The Bank of England pledged a huge financial backstop to calm plunging markets after Britain voted to leave the EU and central banks around the globe intervened in markets, highlighting worries that volatility could quickly hit the world economy.
The BoE offered to provide more than 250 billion pounds ($347 billion) plus “substantial” foreign currency liquidity and it was ready to take additional measures if needed, Governor Mark Carney said on Friday after markets went into a tailspin.
The British pound fell by as much as 10 percent to a 31-year low against the dollar in early trade and European shares were down close to 10 per cent before recouping some of their losses.
Central banks are concerned that market liquidity could quickly up dry from extreme swings, leaving the real economy without access to cash and financial instruments, eroding their growth prospects and dragging down growth.
“The Bank will not hesitate to take additional measures as required as those markets adjust and the UK economy moves forward,” Carney said, warning that economic volatility can be expected as the UK adjusts.
Britain’s economy was already slowing ahead of the referendum and Carney already warned that the economy could go into recession in the event of a vote to leave the EU.
In a rare move for a major central bank, the Swiss National Bank openly intervened in currency markets to weaken the safe-haven franc, promising to do even more if needed.
“Following the United Kingdom’s vote to leave the European Union, the Swiss franc came under upward pressure,” the SNB said in a statement. “The Swiss National Bank has intervened in the foreign exchange market to stabilise the situation and will remain active in that market.”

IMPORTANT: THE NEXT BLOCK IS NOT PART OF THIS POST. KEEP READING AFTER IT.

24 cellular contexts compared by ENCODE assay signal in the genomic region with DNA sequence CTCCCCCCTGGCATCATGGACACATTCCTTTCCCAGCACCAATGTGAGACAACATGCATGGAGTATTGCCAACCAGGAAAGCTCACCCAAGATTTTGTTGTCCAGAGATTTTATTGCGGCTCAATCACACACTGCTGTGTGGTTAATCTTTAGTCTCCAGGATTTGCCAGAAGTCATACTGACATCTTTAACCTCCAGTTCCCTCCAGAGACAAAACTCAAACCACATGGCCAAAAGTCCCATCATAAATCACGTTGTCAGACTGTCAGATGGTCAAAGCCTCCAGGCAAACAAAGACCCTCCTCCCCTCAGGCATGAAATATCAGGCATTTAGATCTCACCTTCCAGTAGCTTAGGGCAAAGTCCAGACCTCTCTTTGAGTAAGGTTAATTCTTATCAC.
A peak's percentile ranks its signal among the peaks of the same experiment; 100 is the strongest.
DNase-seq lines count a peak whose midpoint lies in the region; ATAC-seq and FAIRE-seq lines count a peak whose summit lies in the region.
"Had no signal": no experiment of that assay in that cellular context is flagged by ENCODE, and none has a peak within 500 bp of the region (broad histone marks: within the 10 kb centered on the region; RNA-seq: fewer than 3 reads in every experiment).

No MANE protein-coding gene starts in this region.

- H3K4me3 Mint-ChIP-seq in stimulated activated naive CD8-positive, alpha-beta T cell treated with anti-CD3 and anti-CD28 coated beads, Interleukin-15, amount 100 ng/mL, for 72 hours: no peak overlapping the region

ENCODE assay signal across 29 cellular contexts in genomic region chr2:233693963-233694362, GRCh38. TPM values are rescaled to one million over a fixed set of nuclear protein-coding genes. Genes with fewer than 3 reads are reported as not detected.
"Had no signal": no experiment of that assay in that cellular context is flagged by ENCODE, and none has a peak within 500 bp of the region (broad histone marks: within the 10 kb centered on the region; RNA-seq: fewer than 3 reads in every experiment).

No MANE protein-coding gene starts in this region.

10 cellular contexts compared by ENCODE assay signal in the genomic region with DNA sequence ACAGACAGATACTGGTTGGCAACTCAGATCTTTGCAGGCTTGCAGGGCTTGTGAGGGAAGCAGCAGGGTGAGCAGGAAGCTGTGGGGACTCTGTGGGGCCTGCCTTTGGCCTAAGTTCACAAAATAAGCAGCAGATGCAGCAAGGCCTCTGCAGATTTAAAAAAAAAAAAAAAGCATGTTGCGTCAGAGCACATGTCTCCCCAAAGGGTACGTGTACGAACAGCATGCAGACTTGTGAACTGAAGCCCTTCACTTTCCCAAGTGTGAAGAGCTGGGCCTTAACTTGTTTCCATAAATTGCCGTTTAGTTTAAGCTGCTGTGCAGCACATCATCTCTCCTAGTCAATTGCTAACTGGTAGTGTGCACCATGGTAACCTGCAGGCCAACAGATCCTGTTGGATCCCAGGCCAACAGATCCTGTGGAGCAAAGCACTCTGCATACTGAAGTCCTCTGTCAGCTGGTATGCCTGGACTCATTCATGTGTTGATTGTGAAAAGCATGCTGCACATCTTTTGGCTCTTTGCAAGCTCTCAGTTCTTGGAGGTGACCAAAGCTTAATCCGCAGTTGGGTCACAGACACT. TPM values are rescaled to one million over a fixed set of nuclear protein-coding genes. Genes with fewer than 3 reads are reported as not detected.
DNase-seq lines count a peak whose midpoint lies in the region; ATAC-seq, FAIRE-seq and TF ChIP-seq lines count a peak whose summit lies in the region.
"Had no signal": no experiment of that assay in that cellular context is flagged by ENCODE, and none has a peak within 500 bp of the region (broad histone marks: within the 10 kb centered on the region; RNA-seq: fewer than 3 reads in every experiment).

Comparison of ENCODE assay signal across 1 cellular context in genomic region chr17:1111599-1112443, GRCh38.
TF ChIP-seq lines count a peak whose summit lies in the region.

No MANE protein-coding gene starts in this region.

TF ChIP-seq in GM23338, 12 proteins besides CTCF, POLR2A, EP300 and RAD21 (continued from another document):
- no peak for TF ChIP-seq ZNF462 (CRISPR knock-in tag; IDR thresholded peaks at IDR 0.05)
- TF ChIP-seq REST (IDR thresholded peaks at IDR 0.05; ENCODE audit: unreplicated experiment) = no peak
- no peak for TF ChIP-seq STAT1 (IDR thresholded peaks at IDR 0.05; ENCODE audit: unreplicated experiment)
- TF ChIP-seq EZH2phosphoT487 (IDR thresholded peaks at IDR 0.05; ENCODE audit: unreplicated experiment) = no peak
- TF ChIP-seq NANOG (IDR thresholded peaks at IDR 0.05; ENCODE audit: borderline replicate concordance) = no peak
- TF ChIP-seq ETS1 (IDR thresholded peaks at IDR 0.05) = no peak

Major Asian central banks were also said to be intervening, with traders suggesting that the Bank of Korea was seen to have sold dollars to curb the won’s fall while the Reserve Bank of India likely sold dollars through state-owned banks to prevent the rupee from falling further.
The European Central Bank was expected to hold a governing council telephone conference call on Friday and make a statement later. Although the bank declined to comment immediately on Friday, ECB President Mario Draghi earlier said it was prepared for all eventualities.
Although European yields spiked – 10-year yields in Spain and Italy rose as much as 40 basis points in early trades – traders said that ECB’s asset purchases, part of quantitative easing, had helped calm markets.
The biggest central banks in the world, including the Fed, the BoE, the ECB, the SNB and the Bank of Japan have standing swap facilities, an unlimited backstop to exchange currencies in case of market disruption.
First used after the 9/11 attacks in 2001, the swap lines were made permanent after the global financial crisis and can be activated by any of the banks.